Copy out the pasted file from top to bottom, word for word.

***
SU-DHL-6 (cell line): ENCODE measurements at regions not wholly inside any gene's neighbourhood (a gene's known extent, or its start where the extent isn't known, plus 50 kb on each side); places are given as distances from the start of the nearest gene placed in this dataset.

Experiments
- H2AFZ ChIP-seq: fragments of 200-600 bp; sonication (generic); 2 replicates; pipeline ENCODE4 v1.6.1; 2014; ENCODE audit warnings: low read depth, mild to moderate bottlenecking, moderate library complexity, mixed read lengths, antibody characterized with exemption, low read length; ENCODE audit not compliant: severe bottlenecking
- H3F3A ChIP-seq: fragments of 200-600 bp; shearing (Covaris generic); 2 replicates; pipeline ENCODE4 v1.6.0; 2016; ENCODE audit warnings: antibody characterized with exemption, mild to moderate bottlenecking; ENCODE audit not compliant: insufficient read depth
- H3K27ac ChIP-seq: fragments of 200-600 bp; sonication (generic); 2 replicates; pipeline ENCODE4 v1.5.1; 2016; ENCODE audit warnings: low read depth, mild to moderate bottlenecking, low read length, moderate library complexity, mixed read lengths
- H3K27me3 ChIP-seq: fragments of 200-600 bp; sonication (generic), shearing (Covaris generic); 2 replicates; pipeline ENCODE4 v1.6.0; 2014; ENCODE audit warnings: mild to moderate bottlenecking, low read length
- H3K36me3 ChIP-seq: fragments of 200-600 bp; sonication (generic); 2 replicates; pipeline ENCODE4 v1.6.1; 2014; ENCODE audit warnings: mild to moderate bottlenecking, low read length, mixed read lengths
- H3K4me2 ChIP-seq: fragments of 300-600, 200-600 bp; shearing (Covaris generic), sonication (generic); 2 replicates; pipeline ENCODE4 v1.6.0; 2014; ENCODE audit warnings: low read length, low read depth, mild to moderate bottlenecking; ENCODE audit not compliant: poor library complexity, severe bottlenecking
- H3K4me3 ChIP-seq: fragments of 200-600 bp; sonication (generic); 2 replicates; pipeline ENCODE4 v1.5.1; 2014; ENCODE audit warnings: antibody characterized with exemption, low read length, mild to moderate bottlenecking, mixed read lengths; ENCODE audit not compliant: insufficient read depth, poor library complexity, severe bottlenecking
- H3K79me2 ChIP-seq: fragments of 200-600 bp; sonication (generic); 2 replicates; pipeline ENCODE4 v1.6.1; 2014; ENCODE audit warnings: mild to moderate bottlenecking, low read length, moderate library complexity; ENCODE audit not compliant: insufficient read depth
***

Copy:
SU-DHL-6 (cell line): ENCODE measurements at regions not wholly inside any gene's neighbourhood (a gene's known extent, or its start where the extent isn't known, plus 50 kb on each side); places are given as distances from the start of the nearest gene placed in this dataset.

Experiments
- H2AFZ ChIP-seq: fragments of 200-600 bp; sonication (generic); 2 replicates; pipeline ENCODE4 v1.6.1; 2014; ENCODE audit warnings: low read depth, mild to moderate bottlenecking, moderate library complexity, mixed read lengths, antibody characterized with exemption, low read length; ENCODE audit not compliant: severe bottlenecking
- H3F3A ChIP-seq: fragments of 200-600 bp; shearing (Covaris generic); 2 replicates; pipeline ENCODE4 v1.6.0; 2016; ENCODE audit warnings: antibody characterized with exemption, mild to moderate bottlenecking; ENCODE audit not compliant: insufficient read depth
- H3K27ac ChIP-seq: fragments of 200-600 bp; sonication (generic); 2 replicates; pipeline ENCODE4 v1.5.1; 2016; ENCODE audit warnings: low read depth, mild to moderate bottlenecking, low read length, moderate library complexity, mixed read lengths
- H3K27me3 ChIP-seq: fragments of 200-600 bp; sonication (generic), shearing (Covaris generic); 2 replicates; pipeline ENCODE4 v1.6.0; 2014; ENCODE audit warnings: mild to moderate bottlenecking, low read length
- H3K36me3 ChIP-seq: fragments of 200-600 bp; sonication (generic); 2 replicates; pipeline ENCODE4 v1.6.1; 2014; ENCODE audit warnings: mild to moderate bottlenecking, low read length, mixed read lengths
- H3K4me2 ChIP-seq: fragments of 300-600, 200-600 bp; shearing (Covaris generic), sonication (generic); 2 replicates; pipeline ENCODE4 v1.6.0; 2014; ENCODE audit warnings: low read length, low read depth, mild to moderate bottlenecking; ENCODE audit not compliant: poor library complexity, severe bottlenecking
- H3K4me3 ChIP-seq: fragments of 200-600 bp; sonication (generic); 2 replicates; pipeline ENCODE4 v1.5.1; 2014; ENCODE audit warnings: antibody characterized with exemption, low read length, mild to moderate bottlenecking, mixed read lengths; ENCODE audit not compliant: insufficient read depth, poor library complexity, severe bottlenecking
- H3K79me2 ChIP-seq: fragments of 200-600 bp; sonication (generic); 2 replicates; pipeline ENCODE4 v1.6.1; 2014; ENCODE audit warnings: mild to moderate bottlenecking, low read length, moderate library complexity; ENCODE audit not compliant: insufficient read depth